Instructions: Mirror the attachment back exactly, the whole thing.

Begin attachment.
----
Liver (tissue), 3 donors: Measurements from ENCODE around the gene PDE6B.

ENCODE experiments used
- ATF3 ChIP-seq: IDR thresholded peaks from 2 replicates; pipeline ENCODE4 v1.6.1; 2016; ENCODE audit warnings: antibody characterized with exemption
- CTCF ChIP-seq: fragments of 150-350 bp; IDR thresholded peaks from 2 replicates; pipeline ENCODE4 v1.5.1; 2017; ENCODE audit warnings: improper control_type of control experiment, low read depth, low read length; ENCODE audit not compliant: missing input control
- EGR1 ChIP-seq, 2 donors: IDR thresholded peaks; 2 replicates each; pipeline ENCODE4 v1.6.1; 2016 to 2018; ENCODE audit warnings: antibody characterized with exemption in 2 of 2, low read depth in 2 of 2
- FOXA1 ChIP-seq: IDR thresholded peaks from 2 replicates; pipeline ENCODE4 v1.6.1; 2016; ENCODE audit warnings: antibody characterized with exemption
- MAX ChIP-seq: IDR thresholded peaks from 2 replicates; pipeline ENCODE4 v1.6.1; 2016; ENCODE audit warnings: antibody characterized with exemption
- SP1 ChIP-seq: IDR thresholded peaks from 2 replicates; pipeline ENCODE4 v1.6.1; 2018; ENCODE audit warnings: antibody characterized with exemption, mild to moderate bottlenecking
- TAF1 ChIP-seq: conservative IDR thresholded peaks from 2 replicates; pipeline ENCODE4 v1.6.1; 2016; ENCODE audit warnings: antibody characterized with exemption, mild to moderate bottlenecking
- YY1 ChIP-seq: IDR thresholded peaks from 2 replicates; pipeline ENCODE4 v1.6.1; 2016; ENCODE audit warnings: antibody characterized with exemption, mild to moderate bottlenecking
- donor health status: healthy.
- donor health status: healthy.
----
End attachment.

Liver (tissue), 3 donors: Measurements from ENCODE around the gene PDE6B.

ENCODE experiments used
- ATF3 ChIP-seq: IDR thresholded peaks from 2 replicates; pipeline ENCODE4 v1.6.1; 2016; ENCODE audit warnings: antibody characterized with exemption
- CTCF ChIP-seq: fragments of 150-350 bp; IDR thresholded peaks from 2 replicates; pipeline ENCODE4 v1.5.1; 2017; ENCODE audit warnings: improper control_type of control experiment, low read depth, low read length; ENCODE audit not compliant: missing input control
- EGR1 ChIP-seq, 2 donors: IDR thresholded peaks; 2 replicates each; pipeline ENCODE4 v1.6.1; 2016 to 2018; ENCODE audit warnings: antibody characterized with exemption in 2 of 2, low read depth in 2 of 2
- FOXA1 ChIP-seq: IDR thresholded peaks from 2 replicates; pipeline ENCODE4 v1.6.1; 2016; ENCODE audit warnings: antibody characterized with exemption
- MAX ChIP-seq: IDR thresholded peaks from 2 replicates; pipeline ENCODE4 v1.6.1; 2016; ENCODE audit warnings: antibody characterized with exemption
- SP1 ChIP-seq: IDR thresholded peaks from 2 replicates; pipeline ENCODE4 v1.6.1; 2018; ENCODE audit warnings: antibody characterized with exemption, mild to moderate bottlenecking
- TAF1 ChIP-seq: conservative IDR thresholded peaks from 2 replicates; pipeline ENCODE4 v1.6.1; 2016; ENCODE audit warnings: antibody characterized with exemption, mild to moderate bottlenecking
- YY1 ChIP-seq: IDR thresholded peaks from 2 replicates; pipeline ENCODE4 v1.6.1; 2016; ENCODE audit warnings: antibody characterized with exemption, mild to moderate bottlenecking
- donor health status: healthy.
- donor health status: healthy.